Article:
21. Redback Says:

    Doesn’t seem to work for me but then again with privoxy + ghostery, who know where to start with, when solving the issue with this product , trying it out to see whats what.

    P.S does this product rely on the various cookies and the a likes ?

  22. AnnaZed Says:

    Hi, I got the add-on and was really perversely enjoying how huge my little net was getting. Cool visual. I’m not sure what if anything I am going to do about this information, but I like having it. I also posted your ad-on and a like to your site on my facebook.

    So, now I have a problem though. I have rebooted a few times and the thing just started weaving its web again, but this reboot I now have this message on the linked page:

    Since you don’t seem to have the Collusion Firefox Add-on installed … etc”

    but I do!

    What happened?

  23. Carolo Says:

    I’m very interested in the answer to Gerts question:
    Why is also appearing in this graph?
    Could you please answer this question?


  24. Hijacking Your Filter Bubble – on — Viewser Says:

    […] If you use the Firefox browser – there is a really cool tool to help you visualize who is tracking you and at what sites, called collusion. […]

  25. OWP32: Eingekreist | Der deutsche OpenWeb-Podcast Says:

    […] angeknackst Ghostery Collusion undeletable cookie via […]

  26. Kevin Flavin Says:

    Excellent tool. Even marketing people need to know how this works, and the impact and persistence across the interwebs, to help us make good decisions for our customers. If we’re uncomfortable with it, it’s not a good idea for them either. Thank you for this.

  27. Hijacking Your Filter Bubble | Viewser Says:

    […] – there is a really cool tool to help you visualize who is tracking you and at what sites, called collusion. This may help you see the astounding number of companies who watch and share your moves around the […]

  28. Mozilla Labs » Blog Archive » Watchdog: Visualize your password reuse Says:

    […] This way, you can quickly see which passwords you’re overusing and need to change. Hat-tip to Collusion, another interesting Firefox add-on with roots in Mozilla Labs, for inspiring some of my thinking […]

  29. xenomancer Says:

    This is an awesome add-on! I’ve known about such tracking for a while, but the visualization makes it really stand out. Have you given any thought to making a similar add-on for chrome? It would be very much appreciated if you were to do so. I haven’t been able to find any similar projects in the “chrome web store” that can compete with what I’ve seen you do for firefox. Thanks again!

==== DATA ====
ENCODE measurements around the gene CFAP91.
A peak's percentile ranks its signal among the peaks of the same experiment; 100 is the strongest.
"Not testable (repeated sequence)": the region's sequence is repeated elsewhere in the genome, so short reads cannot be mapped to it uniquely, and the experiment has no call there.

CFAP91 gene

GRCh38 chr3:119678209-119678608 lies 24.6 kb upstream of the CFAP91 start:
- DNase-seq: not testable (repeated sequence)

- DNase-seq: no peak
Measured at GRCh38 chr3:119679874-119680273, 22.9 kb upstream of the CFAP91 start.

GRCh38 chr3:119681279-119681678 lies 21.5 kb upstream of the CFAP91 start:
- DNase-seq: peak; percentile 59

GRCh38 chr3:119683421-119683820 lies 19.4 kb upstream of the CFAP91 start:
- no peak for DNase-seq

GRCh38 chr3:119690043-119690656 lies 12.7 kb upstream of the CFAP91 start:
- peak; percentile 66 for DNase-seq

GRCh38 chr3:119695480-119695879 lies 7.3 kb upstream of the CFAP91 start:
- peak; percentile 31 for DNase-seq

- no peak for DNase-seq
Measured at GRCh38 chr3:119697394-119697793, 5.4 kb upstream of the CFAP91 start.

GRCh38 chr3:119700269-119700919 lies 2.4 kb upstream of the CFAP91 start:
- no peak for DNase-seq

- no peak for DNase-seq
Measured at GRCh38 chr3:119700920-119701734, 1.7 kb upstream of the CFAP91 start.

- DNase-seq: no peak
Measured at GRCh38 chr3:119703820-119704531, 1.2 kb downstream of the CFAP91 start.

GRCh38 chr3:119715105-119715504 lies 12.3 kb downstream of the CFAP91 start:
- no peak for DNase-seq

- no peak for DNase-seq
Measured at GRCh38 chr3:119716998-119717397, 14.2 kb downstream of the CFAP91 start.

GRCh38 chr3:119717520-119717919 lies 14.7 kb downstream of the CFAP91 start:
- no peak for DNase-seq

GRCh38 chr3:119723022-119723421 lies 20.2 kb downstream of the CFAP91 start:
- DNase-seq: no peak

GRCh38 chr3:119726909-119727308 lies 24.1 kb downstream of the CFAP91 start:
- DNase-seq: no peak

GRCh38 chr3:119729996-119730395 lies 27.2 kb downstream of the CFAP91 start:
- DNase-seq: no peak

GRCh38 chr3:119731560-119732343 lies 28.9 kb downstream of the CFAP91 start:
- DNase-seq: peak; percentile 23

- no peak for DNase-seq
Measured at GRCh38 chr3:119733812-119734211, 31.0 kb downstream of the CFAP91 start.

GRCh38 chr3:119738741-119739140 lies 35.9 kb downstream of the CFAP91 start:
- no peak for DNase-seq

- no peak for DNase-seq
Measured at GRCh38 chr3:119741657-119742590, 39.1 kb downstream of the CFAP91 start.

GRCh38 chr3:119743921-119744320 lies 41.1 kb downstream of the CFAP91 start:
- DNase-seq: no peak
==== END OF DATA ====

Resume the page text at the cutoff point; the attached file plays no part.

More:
30. Firefox Add-On Collusion Shows Who’s Tracking You Online « « Fix-Singh - Gadget RepairsFix-Singh – Gadget Repairs Says:

    […] behavioral tracking advertisers. Collusion was originally developed as an independent project by Mozilla engineer Atul Varma. Mozilla is now developing the add-on with the support of the Ford […]

  31. Mozilla’s Collusion plug-in aims to expose online tracking Says:

    […] to explicitly identify sites that engage in behavioral tracking — Collusion’s developer admits to “sort of using without their permission.” Collusion is also providing access to […]

  32. Dominic White Says:

    Tracking the Trackers (my mods to the Collusion AddOn)…

    In July last year, Toolness, released a cool Firefox add-on, named Collusion, that draws a pretty visualisation of who’s tracking you as you visit different sites. It gained some popularity after Gary Kovacs, Mozilla CEO, showed it off in his TED talk…

  33. Some1 Says:

    Umm.. it seems that this plugin is actually saving my cookies when I explicitly remove all of them (clear @ end of session). If I clear all cookies, then look @ collusion’s graph, everything that was tracking me prior to the clear all is back in my list of cookies.

    I uninstalled collusion and cleared all and it now stays that way between start/quit of firefox sessions..

  34. Collusion for Firefox: Who’s tracking you? | Digital Transparency Says:

    […] cookies you pick up as your travel around online.  Initially developed by an engineer at Mozilla, Atul Varma it’s now being taken further by the company, with the not insignificant support of the Ford […]

  35. Do not track vs. don’t track « mathbabe Says:

    […] But don’t believe me, visualize your own cookies as you travel the web. The guy (Atul Varma) who wrote this also open-sourced the code, which is cool. See also the interesting conversation in comments on his blog Toolness. […]

  36. Handelskraft – Das E-Commerce und Social-Commerce-Blog - Webtracking-Tracker Collusion von Mozilla Says:

    […] getrackt wird. Um herauszufinden wer das genau macht, gibt es jetzt ein neues Firefox-AddOn aus dem Hause Mozilla-Labs. Die Erweiterung „Collusion“ gibt Aufschluss darüber wie viele und vor allem welche Firmen […]

  37. New Mozilla Firefox Plugin shows which sites are tracking you and why - fixedByVonnie Says:

    […] These shocking facts imbued Varma with a desire to see how third-party sites were connected so he started implementing an experimental Firefox plugin called Collusion to help the world understand how data tracking works.  He candidly describes his light bulb moment on his blog. […]

  38. Lightbeam(Collusion) – Firefox Add-on | Tech Morphism Says:

    […] began in July 2011 as Collusion, a personal project by Mozilla software developer Atul Varma(Blog | Collusion). Inspired by the book The Filter Bubble, Atul created an experimental add-on to visualize browsing […]